• Be kind and compassionate with yourself as you mentally prepare to revisit an unpleasant event or thought that has challenged you.
  • As you reflect on this experience that has been bothering you, remember that there are other people in the world who share your emotional state in that moment. You are not alone in feeling sad or angry or fearful.
  • Take a few deep breaths before you settle down to write.
  • Although you will be focusing on challenging your thoughts, be gentle with yourself if you notice bodily sensations and emotions as you write.
  • If you prefer, consider the option of sharing this experience with a trusted friend or colleague.
  • Write down responses to each of the following questions. Click here for a sample response and click here for a downloadable version of the questions.

Naming the Event, Thought, and Feeling

  • Identify the stressful event here. What happened?
  • What thoughts am I having? What am I imagining?
  • How much do I believe it? (Rate 0-100)
  • What does this thought make me feel?
  • How strong is this feeling? (Rate 1-100)

Questioning the Thought

  • What evidence do I have that this is true or accurate?
  • What evidence do I have that this is not true or, at least, not completely true?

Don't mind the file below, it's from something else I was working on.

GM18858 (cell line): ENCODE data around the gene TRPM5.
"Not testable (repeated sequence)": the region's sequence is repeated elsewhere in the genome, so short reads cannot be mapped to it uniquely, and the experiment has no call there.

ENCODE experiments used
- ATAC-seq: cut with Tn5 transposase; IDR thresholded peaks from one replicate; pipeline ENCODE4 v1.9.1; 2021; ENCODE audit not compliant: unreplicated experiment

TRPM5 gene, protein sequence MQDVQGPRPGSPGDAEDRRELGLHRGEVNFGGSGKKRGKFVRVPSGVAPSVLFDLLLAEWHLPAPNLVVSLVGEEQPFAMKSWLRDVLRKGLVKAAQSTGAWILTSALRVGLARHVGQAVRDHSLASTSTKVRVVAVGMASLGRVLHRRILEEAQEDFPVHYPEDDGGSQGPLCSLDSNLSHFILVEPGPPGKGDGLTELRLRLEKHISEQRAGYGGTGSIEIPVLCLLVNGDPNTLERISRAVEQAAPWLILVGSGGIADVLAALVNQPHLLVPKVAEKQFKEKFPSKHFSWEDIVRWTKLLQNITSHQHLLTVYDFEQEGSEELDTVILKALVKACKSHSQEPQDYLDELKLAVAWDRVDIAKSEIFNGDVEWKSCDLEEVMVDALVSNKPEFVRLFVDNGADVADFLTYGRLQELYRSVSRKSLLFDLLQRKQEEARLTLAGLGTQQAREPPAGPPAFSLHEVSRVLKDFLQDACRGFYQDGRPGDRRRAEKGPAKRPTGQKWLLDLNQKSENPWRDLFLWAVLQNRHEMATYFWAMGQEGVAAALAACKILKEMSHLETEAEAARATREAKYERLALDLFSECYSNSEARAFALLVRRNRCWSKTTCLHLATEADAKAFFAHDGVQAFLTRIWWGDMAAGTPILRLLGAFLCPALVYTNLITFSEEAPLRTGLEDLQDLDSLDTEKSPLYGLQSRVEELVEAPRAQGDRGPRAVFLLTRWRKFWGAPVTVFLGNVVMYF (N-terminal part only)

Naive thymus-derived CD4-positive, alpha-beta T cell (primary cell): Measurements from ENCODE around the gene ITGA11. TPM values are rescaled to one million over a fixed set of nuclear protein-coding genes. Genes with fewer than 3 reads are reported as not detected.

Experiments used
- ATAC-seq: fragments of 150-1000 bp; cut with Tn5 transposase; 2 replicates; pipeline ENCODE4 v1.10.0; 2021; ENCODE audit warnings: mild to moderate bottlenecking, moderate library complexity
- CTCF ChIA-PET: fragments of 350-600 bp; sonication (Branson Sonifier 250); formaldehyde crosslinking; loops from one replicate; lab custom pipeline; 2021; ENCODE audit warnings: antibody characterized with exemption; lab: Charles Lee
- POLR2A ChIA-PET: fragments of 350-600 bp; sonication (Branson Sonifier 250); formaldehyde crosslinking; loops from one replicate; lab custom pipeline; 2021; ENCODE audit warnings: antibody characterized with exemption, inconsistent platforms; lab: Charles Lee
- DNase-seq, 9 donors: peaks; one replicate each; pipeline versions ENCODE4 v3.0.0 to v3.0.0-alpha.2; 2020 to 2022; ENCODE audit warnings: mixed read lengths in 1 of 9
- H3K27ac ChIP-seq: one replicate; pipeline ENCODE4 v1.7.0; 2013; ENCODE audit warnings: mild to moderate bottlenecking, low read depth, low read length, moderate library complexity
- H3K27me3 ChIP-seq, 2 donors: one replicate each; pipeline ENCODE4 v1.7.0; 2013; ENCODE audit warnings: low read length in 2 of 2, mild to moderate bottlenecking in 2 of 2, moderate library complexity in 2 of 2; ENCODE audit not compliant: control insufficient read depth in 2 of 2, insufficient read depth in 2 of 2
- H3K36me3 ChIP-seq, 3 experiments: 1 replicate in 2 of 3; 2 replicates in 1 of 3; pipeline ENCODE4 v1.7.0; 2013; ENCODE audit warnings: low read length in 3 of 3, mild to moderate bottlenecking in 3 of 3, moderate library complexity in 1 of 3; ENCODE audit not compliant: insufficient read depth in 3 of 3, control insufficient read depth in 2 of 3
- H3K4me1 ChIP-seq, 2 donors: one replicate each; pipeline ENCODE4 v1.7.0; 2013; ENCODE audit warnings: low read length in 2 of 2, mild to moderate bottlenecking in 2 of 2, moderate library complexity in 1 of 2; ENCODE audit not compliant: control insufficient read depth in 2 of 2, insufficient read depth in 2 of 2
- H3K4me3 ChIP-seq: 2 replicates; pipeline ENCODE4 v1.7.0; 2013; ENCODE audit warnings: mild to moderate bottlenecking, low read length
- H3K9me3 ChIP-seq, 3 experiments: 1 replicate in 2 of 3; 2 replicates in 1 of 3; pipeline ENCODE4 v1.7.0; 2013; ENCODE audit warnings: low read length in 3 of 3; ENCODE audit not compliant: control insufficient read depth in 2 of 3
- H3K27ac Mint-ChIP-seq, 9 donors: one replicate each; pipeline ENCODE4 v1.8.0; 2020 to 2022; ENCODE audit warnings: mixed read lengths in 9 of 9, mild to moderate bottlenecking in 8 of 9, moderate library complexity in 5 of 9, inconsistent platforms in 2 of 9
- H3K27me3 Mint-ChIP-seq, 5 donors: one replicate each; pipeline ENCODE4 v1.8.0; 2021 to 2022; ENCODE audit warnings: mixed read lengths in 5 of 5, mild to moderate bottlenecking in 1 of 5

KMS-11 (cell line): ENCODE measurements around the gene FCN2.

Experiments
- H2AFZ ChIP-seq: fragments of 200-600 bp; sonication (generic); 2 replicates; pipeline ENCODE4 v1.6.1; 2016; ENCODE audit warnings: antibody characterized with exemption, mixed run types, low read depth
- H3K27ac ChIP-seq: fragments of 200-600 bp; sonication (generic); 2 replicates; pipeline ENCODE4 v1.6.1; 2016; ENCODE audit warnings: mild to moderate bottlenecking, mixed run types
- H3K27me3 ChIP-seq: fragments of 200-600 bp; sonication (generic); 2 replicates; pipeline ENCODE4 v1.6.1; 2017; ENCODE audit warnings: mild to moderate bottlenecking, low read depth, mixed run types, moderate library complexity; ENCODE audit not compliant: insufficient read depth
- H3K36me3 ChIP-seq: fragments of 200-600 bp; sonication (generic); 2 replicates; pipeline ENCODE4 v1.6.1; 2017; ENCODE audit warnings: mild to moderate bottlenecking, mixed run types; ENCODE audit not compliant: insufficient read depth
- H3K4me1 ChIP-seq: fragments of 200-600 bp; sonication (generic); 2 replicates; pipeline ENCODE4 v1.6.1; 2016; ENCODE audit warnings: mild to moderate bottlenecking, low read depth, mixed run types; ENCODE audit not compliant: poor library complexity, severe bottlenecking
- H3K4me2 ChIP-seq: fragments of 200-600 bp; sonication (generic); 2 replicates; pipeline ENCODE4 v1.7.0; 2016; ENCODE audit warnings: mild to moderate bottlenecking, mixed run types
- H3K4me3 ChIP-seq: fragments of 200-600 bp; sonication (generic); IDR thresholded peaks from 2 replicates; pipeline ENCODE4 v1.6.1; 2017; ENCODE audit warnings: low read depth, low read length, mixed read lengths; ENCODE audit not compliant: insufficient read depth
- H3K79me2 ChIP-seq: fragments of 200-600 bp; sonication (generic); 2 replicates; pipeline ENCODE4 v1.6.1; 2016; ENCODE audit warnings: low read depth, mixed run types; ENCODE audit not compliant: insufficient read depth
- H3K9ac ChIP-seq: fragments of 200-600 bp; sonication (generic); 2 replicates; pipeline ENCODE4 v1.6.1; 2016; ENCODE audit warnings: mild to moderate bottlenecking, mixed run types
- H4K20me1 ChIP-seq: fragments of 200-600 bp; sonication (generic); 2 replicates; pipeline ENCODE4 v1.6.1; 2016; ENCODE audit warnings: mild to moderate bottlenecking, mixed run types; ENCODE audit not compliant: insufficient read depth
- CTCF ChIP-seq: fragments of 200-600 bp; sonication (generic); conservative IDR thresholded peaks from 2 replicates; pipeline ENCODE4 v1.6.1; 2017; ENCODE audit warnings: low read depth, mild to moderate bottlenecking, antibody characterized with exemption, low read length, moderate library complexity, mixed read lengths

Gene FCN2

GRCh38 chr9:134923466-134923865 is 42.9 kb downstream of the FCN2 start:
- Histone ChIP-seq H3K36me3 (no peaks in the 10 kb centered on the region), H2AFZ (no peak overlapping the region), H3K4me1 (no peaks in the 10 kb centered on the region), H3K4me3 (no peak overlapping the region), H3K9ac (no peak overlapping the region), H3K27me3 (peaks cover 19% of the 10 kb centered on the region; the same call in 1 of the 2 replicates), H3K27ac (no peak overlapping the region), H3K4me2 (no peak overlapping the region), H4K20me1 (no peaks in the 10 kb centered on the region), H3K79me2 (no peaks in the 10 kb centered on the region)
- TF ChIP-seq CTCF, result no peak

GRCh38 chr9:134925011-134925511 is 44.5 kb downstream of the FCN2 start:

• Is there another way to look at this? If so, what is it?
  • What’s the worst thing that could happen? Would I still be able to live through it?
  • What’s the best thing that could happen?
  • What will most likely happen?
  • What might happen if I keep repeating this thought in my head?
  • What might happen if I changed my thinking about this?
  • What might I tell my friend if this happened to her or to him?

Moving Forward

  • How much do I still believe the negative thought now? (Rate from 0-100)
  • How strongly do I feel the negative emotion now? (Rate from 0-100)
  • What should I do for myself now? (This article features a list of coping strategies.)
  • After going through this process, is there any other action I might choose to take now?



  • Review this article identifying a series of irrational thinking patterns known as cognitive distortions. Can you identify any of your typical thinking patterns based on these examples (e.g, personalizing—“This is all my fault”; catastrophizing—“This is absolutely terrible.”)